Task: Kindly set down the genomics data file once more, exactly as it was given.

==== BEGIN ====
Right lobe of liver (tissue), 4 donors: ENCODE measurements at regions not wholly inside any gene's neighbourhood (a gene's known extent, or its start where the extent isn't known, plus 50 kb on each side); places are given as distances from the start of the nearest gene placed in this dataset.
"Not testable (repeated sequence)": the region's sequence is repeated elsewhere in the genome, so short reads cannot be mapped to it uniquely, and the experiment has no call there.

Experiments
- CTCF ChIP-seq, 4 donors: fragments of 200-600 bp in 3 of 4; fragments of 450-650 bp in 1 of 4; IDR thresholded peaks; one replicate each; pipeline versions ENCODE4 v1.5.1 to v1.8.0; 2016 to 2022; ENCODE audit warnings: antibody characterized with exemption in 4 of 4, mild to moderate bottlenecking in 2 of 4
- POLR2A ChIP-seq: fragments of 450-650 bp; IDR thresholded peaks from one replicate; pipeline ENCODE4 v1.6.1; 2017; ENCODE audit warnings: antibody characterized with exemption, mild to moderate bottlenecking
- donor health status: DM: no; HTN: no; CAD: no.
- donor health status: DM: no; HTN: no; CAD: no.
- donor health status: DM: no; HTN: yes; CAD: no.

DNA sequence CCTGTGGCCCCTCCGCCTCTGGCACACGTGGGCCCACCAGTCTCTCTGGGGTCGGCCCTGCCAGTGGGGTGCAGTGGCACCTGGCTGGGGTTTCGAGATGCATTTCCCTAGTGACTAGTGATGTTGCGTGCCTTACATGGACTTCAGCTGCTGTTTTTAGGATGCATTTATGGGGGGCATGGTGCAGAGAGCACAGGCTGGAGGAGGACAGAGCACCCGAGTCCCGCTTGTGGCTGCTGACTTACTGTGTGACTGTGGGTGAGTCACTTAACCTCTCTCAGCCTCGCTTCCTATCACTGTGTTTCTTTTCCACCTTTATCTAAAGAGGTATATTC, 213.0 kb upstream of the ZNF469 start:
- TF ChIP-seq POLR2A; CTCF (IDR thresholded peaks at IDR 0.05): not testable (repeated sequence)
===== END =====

Right lobe of liver (tissue), 4 donors: ENCODE measurements at regions not wholly inside any gene's neighbourhood (a gene's known extent, or its start where the extent isn't known, plus 50 kb on each side); places are given as distances from the start of the nearest gene placed in this dataset.
"Not testable (repeated sequence)": the region's sequence is repeated elsewhere in the genome, so short reads cannot be mapped to it uniquely, and the experiment has no call there.

Experiments
- CTCF ChIP-seq, 4 donors: fragments of 200-600 bp in 3 of 4; fragments of 450-650 bp in 1 of 4; IDR thresholded peaks; one replicate each; pipeline versions ENCODE4 v1.5.1 to v1.8.0; 2016 to 2022; ENCODE audit warnings: antibody characterized with exemption in 4 of 4, mild to moderate bottlenecking in 2 of 4
- POLR2A ChIP-seq: fragments of 450-650 bp; IDR thresholded peaks from one replicate; pipeline ENCODE4 v1.6.1; 2017; ENCODE audit warnings: antibody characterized with exemption, mild to moderate bottlenecking
- donor health status: DM: no; HTN: no; CAD: no.
- donor health status: DM: no; HTN: no; CAD: no.
- donor health status: DM: no; HTN: yes; CAD: no.

DNA sequence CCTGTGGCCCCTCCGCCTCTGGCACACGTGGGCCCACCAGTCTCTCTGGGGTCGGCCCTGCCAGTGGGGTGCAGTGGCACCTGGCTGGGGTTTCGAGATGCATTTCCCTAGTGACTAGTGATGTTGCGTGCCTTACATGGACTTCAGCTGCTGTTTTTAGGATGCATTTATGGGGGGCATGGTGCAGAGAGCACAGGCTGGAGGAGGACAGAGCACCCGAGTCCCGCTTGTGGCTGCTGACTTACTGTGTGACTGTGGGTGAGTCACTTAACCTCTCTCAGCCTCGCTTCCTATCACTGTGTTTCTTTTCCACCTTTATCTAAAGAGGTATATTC, 213.0 kb upstream of the ZNF469 start:
- TF ChIP-seq POLR2A; CTCF (IDR thresholded peaks at IDR 0.05): not testable (repeated sequence)